Saint John Chrysostom
At one time, a terrible war broke out against the Churches and spread all over the world like a most dreadful tyranny, with people being seized from the market place on no other accusation but that they had become free of delusion and had hastened towards piety, that they had departed from the religion of the demons, that they had come to know the true God and worshipped His only-begotten Son. And for what they should have been crowned and admired and honoured, because of them, those who embraced the faith were punished and beset with a host of evils.
This was especially true of those in charge of the Churches. Because the Devil, being evil and terrible in the matter of plotting such ploys, hoped that if he removed the shepherds, it would be that much easier to scatter the flocks. But He Who detects the wise in their cunning, desired to show the Devil that the Churches are not governed by people, but rather that it is He Himself Who is shepherd of all those who believe in Him. He allowed this to happen so that the Devil would see that after the leaders were removed, piety did not decrease, nor did verbal teaching become silent, but rather increased, and so would learn from the works themselves that all of our affairs are not merely human but that the root of our teaching is in the heavens. Also that it is God Who guides the Churches everywhere, and that if you fight against Him, it is not possible for you to emerge victorious.
This was not the only evil worked by the Devil; he also added another, no less great. He did not allow the bishops to be slaughtered in the towns where they were overseers, but had them murdered after being taken to a foreign town. He did this so that they would be bereft of friends and also in the hope that the rigours of the journey would render them weaker. This is what he did in the case of this blessed man also. Because from our city [Antioch] he had him hauled off to Rome, taking the longest route, in the hope that the length of the journey and the great number of days would weaken his resolve. What the Devil did not know was that [Ignatios], who had Jesus as companion and fellow-traveller on the long journey, became even stronger, provided greater proof of the power of God that was with him and welded the Churches together even more firmly together. Because people flocked from everywhere to the towns which lay on his route to fortify God’s athlete and sent him off with plenty of supplies, competing with him in prayers and supplications.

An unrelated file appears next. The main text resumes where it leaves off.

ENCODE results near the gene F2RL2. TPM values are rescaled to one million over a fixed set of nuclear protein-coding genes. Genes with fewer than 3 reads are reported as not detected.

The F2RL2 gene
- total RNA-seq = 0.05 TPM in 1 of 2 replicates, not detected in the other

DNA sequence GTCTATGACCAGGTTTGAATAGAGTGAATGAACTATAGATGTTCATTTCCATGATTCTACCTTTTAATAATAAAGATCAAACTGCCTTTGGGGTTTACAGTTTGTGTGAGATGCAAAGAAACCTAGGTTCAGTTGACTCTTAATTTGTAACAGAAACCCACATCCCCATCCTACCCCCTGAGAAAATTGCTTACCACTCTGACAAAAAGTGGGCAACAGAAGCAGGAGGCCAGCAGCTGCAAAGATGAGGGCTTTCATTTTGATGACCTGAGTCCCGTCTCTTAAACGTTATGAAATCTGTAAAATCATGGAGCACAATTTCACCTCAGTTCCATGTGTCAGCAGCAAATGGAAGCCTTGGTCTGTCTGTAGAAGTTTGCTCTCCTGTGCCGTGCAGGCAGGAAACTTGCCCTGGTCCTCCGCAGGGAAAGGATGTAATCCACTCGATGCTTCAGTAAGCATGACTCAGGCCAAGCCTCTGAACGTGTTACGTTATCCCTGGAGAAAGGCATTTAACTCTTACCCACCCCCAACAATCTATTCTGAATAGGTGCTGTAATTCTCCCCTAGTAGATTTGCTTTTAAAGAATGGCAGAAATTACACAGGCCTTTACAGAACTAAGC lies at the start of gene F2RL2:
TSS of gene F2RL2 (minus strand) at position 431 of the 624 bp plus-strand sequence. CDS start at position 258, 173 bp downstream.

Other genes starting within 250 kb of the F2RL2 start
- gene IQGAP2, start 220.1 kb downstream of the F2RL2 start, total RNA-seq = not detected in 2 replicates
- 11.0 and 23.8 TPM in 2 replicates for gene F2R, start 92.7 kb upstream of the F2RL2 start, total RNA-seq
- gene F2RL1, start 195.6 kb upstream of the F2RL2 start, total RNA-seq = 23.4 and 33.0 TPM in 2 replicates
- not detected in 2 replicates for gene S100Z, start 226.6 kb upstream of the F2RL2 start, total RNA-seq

And the towns and churches themselves received more than a little comfort, seeing the martyr running towards death with such great willingness, as much as it was natural for anyone who had been invited to the heavenly palace. From his works themselves, that is from his eagerness and great joy, they realized that it was not death towards which he was hastening, but rather some departure, a transposition and an elevation to the heavens. And he taught this in every town he passed through, with his words and deeds. When the Jews had Paul sent to Rome in chains, they thought they were sending him to his death, but in fact he became a teacher to the Jews who were living there. The same thing happened in the case of Ignatios, to a very great extent. Because he became wonderful not only to those who lived in Rome but also in the intervening cities, convincing them to scorn the present life, not to take appearances seriously, to desire the things of the future, to aim at the heavens and not to give any weight to the evils of this present life.
Teaching them this, then, and much else besides, with his own works, and instructing them, he walked as it were like a sun about to rise from the east and hastening to the west, although even more bright than that. Because the sun travels across the sky, shedding perceptible light, whereas Ignatios shone back here below, filling souls with the mental light of his teaching. And, of course, when the sun reaches the western parts, it hides and night falls immediately, while Ignatios, when he reached the parts of the west rose even brighter, since he also benefitted hugely all those he encountered on his journey and, when he reached Rome, he taught the way of devotion there, too.
This is why God permitted him to end his life there, so that his death would be instructive to the inhabitants of the city. By the grace of God you [the people of Antioch] did not need any such proof at that time, because you were already firmly rooted in the faith, but the residents of Rome required a great deal of help, because there was still much impiety there. This is why Peter and Paul, and after them Ignatios, were all sacrificed there. One reason was that, since the city had been defiled by the blood offered to idols, it would be purified by the blood of these martyrs. The other reason was to prove to them in practice the resurrection of the crucified Christ, persuading the inhabitants of Rome that it would not be possible to scorn the present life with such happy abandon unless they were convinced that they would ascend to the crucified Christ and would see him in the heavens.